Long-Term Care and Policies
Conference and Health Economics Special Issue
Providing support for older adults with care needs is one of the most important challenges aging societies will face in the near future. The rapid demographic transition characterized by reduced fertility and increased longevity concurrently increases demand for long-term care (LTC), threatens the sustainability of publicly funded LTC services, and reduces the availability of potential informal caregivers. In the last two decades, several countries designed or reformed their LTC systems in order to deal with these challenges. In view of the widely heterogenous responses to address the challenges of increasing LTC demand, it is critical to perform an evaluation of implemented policies in order to inform policy makers and other stakeholders about the effectiveness of different LTC system designs, their financial sustainability, and potential externalities (e.g., indirect effects on the labor market).
In order to promote the evaluation of LTC policies and the involvement of the scientific community in the future of LTC policymaking, the Gateway to Global Aging Data is organizing a conference on the topic. The scientific committee will select a limited number of papers and each of them will be assigned a discussant.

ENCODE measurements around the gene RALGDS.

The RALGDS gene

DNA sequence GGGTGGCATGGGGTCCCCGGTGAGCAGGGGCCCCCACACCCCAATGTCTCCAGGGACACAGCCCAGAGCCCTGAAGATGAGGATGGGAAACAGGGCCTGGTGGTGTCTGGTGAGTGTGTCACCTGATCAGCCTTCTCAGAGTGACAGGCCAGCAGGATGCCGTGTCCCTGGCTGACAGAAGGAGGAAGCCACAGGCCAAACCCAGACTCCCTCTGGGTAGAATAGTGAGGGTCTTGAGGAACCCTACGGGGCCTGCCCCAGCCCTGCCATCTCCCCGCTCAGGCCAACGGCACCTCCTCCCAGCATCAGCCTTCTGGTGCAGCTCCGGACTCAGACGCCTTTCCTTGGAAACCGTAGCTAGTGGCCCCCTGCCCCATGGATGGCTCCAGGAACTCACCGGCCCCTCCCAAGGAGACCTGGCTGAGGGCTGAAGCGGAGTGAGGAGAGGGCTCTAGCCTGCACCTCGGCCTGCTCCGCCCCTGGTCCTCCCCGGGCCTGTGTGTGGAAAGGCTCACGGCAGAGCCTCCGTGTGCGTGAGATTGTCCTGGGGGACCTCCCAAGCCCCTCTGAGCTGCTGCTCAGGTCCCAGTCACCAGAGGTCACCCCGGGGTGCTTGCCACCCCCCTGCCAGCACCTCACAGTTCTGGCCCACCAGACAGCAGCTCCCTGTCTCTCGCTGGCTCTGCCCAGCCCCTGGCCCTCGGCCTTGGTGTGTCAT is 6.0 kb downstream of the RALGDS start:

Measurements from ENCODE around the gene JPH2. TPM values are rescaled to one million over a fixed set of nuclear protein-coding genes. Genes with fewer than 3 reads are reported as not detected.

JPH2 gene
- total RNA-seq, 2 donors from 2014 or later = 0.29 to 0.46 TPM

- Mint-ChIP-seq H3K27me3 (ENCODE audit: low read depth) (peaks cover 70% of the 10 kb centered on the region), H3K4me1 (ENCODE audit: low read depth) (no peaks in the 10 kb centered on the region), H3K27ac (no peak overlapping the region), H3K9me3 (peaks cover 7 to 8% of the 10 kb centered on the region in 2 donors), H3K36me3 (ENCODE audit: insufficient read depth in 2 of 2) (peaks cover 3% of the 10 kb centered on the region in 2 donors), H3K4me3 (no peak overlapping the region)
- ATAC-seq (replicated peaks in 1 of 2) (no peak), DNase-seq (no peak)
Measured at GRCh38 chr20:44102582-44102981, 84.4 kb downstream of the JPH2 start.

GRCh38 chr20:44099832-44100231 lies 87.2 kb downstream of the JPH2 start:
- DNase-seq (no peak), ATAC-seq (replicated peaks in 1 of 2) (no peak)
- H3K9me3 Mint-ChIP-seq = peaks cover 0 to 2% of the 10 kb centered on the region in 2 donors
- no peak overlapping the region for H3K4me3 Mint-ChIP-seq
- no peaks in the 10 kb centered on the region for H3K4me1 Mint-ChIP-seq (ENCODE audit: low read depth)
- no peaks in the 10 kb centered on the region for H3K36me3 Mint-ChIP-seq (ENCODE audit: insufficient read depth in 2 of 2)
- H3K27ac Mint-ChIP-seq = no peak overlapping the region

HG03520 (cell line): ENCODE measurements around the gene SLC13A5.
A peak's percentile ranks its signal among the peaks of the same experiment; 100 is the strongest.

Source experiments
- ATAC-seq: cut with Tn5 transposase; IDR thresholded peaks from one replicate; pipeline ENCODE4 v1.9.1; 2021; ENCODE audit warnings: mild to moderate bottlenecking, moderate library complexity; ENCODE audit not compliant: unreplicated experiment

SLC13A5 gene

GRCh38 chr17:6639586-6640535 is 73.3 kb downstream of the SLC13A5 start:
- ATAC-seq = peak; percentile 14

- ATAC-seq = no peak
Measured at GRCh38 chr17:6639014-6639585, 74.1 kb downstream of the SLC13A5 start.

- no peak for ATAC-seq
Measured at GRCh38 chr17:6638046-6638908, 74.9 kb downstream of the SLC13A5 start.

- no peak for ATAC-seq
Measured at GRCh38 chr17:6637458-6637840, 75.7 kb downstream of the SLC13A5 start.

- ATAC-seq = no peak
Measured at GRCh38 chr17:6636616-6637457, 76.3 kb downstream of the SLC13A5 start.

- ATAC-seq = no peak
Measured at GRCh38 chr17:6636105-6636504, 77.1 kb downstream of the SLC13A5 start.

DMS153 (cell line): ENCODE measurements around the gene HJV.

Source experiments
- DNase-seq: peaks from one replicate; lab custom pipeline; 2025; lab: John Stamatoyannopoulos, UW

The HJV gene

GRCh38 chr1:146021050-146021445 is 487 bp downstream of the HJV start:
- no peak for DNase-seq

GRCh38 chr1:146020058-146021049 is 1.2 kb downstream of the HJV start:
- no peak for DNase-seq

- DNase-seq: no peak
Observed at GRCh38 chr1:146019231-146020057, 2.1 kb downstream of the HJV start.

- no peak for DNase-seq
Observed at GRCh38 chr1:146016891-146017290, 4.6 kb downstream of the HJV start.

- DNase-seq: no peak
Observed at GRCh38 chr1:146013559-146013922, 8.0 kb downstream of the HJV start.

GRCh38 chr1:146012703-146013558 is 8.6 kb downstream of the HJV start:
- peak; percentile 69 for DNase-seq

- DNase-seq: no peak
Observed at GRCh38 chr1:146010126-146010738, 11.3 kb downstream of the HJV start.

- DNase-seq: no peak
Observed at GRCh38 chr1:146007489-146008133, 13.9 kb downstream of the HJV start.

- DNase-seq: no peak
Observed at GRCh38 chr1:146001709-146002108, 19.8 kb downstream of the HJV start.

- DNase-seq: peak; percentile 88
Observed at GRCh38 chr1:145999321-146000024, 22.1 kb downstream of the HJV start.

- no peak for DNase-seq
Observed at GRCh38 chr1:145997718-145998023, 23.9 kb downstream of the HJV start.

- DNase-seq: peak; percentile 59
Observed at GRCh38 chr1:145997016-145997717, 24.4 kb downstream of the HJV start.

The conference will take place in Washington, DC, USA on November 7-8, 2023. We welcome submissions on any topic related to LTC and LTC policies, including but not limited to:
- LTC financing
- LTC benefit eligibility
- Benefit generosity and nature of the benefits (e.g., whether in-cash or in-kind)
- Cost-sharing between the beneficiary and the public system
- Interaction with other social welfare benefits
- Effects of LTC policies on informal caregiving, and vice versa
- Caring and labor market participation
- Household portfolio decision and LTC needs
- LTC insurance and private savings
Papers in other areas of LTC research will also be considered. We encourage, in particular, submissions of analyses that leverage cross-country data and policy variation in the creation of rigorous research designs.
March 31, 2023: Extended abstract due. An extended abstract is intended to provide greater detail than a typical abstract so that the scientific committee can better assess its suitability relative to other submissions. Examples of additional detail include information on the data used, preliminary analyses, identification strategy or a conceptual or economic model.
- Submissions can be made by emailing firstname.lastname@example.org
April 28, 2023: Authors of accepted papers will be notified
September 1, 2023: Submission of complete papers
October 2, 2023: Conference registration
A subset of the papers presented at the conference will be selected for a Special Issue in Health Economics. All the articles in the special issue will be Open Access to ensure a wide distribution to researchers and policy makers.
Giacomo Pasini, Ca’ Foscari University of Venice
Sally Stearns, University of North Carolina at Chapel Hill
Jinkook Lee, University of Southern California
Marco Angrisani, University of Southern California
David Knapp, University of Southern California